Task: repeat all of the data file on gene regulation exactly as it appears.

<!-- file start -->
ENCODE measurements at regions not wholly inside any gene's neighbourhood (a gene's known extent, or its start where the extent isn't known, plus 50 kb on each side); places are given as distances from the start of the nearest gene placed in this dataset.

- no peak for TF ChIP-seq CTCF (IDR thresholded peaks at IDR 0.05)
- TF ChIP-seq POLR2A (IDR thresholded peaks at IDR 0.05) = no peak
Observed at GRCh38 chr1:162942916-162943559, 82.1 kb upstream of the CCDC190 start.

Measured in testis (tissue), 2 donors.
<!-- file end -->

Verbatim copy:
ENCODE measurements at regions not wholly inside any gene's neighbourhood (a gene's known extent, or its start where the extent isn't known, plus 50 kb on each side); places are given as distances from the start of the nearest gene placed in this dataset.

- no peak for TF ChIP-seq CTCF (IDR thresholded peaks at IDR 0.05)
- TF ChIP-seq POLR2A (IDR thresholded peaks at IDR 0.05) = no peak
Observed at GRCh38 chr1:162942916-162943559, 82.1 kb upstream of the CCDC190 start.

Measured in testis (tissue), 2 donors.